Give me freedom or give me the rope. For I shall not take the shackles that subjugate the poor to uphold the rich. – John Goldenwolf (American pirate)
Become one of us and discover the true richness of Humanity. – Archon Delaine (Kumo Crew)
I’m going to step up on my soap box here for a second, so bear with me. I’m going to say something here that may grate, shock, and annoy. Are you ready? Ok, here it goes (deep breath): Pirates are not psychopaths. Still with me? Ok, let me explain.
Historically speaking, Pirates were, and still are, groups of desperate, disenfranchised men, and even women, who resorted to violence and theft, on the high seas, for monetary or sometimes political gain. The term can also apply to such acts committed in the air and, in the case of Elite: Dangerous, even in space. The immediate goal of these actions, regardless of how they would be leveraged later, was always the acquisition of currency and/or commodities, be they goods or people, with as little loss as possible to the Pirates themselves and their vessel.
What does this have to do with playing a Pirate in Elite: Dangerous? It means, as bluntly as I can put it, don’t be an asshole; attacking an unarmed Trader without word or knowing if they even have anything worthwhile in their hold is not only bad business, it’s a dick move. If that Trader also happens to be another player, it definitely puts a big dent in their fun which will eventually lower your fun. That’s not to say that you can’t attack players, because you definitely should, but there’s a right way to do the job. Ok, stepping off the soap box now.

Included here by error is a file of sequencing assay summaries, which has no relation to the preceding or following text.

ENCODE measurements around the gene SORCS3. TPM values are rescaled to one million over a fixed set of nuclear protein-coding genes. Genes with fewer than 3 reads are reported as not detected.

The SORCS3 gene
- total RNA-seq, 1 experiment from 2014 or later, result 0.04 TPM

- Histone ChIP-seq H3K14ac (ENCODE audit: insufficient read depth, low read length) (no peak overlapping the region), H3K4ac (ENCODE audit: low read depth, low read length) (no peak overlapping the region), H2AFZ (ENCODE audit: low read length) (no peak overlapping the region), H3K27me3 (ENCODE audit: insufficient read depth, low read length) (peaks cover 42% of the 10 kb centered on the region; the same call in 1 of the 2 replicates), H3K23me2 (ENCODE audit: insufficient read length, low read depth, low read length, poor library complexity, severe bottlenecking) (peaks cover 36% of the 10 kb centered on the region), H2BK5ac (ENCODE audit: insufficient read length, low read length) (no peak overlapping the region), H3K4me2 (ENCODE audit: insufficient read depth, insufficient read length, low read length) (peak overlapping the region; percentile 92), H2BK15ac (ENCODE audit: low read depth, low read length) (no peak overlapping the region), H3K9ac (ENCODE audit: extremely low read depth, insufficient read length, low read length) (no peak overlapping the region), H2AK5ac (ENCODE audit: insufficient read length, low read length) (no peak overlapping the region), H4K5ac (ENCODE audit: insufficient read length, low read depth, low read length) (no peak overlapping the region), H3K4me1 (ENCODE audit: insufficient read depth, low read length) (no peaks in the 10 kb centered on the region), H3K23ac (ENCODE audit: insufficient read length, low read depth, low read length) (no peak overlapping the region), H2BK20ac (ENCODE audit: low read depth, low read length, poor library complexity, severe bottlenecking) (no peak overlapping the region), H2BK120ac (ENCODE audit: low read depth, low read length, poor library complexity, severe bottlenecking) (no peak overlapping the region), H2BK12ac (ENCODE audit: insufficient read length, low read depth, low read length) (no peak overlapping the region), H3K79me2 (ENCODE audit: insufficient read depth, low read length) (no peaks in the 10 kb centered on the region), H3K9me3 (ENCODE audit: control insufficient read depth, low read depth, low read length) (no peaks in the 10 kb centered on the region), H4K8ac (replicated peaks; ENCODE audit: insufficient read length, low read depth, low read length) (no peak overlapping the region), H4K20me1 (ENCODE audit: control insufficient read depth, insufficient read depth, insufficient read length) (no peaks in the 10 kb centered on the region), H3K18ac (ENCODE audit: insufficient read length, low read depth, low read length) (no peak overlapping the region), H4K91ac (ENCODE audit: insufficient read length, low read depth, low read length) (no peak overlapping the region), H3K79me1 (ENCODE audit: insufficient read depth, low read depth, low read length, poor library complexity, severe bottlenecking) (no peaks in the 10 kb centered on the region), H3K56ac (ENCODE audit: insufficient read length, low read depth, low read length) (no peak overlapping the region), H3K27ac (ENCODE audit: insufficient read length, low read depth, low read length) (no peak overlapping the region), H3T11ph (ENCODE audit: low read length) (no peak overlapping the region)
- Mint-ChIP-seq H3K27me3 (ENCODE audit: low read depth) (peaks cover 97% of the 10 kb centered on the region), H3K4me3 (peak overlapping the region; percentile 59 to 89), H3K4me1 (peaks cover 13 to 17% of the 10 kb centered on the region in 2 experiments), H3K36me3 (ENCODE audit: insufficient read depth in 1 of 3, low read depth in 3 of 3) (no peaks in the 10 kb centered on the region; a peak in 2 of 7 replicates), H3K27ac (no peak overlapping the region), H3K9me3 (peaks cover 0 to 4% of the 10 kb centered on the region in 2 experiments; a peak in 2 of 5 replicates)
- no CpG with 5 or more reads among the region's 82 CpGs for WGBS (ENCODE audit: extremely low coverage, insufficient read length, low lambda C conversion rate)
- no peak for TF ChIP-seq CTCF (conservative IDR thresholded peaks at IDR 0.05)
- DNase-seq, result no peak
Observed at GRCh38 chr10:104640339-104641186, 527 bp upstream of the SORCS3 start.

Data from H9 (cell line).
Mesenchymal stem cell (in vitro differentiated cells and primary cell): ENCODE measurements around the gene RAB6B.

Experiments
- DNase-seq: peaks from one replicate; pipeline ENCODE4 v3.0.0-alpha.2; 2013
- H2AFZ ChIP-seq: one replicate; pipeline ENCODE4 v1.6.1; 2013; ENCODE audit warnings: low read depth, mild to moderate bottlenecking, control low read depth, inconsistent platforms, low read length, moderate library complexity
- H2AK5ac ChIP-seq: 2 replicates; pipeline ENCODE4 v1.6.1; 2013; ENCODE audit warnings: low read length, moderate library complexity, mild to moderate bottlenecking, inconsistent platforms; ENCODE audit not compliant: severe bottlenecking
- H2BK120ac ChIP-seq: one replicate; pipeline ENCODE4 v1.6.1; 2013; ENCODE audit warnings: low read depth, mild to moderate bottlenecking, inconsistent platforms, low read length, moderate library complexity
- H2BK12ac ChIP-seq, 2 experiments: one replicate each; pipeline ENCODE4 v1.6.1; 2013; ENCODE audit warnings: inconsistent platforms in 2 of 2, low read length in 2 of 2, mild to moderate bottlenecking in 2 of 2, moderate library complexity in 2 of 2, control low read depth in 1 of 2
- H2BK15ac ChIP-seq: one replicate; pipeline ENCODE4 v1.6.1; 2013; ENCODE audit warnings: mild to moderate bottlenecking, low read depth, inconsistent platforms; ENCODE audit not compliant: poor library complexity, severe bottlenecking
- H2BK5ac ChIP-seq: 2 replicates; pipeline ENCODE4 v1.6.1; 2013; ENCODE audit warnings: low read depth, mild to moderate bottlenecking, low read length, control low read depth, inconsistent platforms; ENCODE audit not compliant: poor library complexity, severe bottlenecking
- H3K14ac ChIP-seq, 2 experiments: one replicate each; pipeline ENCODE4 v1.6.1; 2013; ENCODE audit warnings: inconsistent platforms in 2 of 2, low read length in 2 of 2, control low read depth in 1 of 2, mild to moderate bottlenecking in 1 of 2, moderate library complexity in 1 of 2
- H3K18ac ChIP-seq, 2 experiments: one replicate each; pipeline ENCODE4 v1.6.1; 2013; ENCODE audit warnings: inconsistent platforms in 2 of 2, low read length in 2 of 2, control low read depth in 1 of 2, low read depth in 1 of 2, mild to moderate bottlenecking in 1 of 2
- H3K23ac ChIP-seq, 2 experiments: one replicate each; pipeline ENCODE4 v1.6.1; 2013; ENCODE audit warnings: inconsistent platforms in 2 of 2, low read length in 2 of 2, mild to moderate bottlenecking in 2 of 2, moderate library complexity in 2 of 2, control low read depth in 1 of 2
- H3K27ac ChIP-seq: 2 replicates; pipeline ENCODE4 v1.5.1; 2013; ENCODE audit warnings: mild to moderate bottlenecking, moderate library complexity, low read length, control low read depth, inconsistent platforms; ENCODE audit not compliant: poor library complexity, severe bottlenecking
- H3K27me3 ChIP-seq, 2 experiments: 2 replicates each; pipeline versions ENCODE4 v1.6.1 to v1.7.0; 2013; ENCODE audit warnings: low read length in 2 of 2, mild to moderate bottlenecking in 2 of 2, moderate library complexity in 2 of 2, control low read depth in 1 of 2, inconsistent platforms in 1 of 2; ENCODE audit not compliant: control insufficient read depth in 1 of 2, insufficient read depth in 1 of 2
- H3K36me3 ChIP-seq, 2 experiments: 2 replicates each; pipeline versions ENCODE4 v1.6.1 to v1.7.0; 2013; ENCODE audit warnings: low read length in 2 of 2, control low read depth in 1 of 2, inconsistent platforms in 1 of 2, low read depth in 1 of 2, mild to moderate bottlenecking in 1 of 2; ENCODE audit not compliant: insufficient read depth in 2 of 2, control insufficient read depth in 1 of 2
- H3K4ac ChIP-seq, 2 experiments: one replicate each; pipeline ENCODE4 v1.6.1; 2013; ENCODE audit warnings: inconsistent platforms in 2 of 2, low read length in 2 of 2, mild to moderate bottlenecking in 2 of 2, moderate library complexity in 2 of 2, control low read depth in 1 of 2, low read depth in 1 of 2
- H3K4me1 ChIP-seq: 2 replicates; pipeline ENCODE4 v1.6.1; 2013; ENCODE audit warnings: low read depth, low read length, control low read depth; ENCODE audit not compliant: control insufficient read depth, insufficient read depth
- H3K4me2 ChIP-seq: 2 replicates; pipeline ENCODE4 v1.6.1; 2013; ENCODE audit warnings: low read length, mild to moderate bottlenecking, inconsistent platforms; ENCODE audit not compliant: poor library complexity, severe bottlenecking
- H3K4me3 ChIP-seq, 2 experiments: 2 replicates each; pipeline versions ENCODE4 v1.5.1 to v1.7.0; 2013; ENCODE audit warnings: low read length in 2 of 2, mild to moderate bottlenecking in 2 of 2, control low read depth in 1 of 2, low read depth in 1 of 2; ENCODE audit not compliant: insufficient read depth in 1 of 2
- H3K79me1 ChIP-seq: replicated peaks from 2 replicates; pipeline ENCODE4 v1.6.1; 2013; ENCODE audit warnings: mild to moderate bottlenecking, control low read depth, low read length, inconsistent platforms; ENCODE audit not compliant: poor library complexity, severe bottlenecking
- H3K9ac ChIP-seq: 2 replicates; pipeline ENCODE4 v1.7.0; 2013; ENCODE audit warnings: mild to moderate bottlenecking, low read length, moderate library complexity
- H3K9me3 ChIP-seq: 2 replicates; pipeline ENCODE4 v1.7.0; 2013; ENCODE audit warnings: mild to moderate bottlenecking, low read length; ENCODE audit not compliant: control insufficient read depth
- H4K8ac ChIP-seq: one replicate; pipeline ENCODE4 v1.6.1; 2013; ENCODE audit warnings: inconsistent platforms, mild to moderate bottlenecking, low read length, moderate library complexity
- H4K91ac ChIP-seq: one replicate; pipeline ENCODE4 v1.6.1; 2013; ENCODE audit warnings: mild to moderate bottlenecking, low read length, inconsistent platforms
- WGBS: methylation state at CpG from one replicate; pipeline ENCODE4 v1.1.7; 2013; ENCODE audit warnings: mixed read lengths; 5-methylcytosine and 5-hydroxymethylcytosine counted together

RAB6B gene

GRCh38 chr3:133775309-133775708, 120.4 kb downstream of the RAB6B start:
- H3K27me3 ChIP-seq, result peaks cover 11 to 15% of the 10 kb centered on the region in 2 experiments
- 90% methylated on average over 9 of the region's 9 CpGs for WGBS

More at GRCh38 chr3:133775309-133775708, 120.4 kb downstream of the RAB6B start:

Piracy in Elite: Dangerous is, in my view, one of the most role play heavy careers available in the game, because it’s going to invariably bring you into contact with other players. Of course, there are numerous NPC targets for Pirates, and you could certainly spend your entire career never attacking another player, but eventually you’re going to see a player in a big haul and that trigger finger is going to get itchy. Or, worse, some goody-two-shoes (I really needed to look up the etymology of that term) player Bounty Hunter is going to find you.
While the Pirate is, in fact, the antithesis of the Bounty Hunter, the mechanics of their jobs and their tool sets are almost identical. Pirates, like Bounty Hunters, have to know where to find their targets, how to identify them, how to tell if the risk vs reward is acceptable, and be able to survive to fence any goods they might acquire. Unlike the Bounty Hunter, though, violence is almost always a Pirate’s last resort.
Remember, the goal here is Credits. To get Credits you need booty to fence. If you drop in on a big haul, guns blazing, you’re going to lose a lot of booty in the ensuing explosion. Now, threats of violence and menacing actions like Interdictions and Cargo Scans are the Pirate’s stock and trade. The tools of that trade are all in the Pirate’s ship.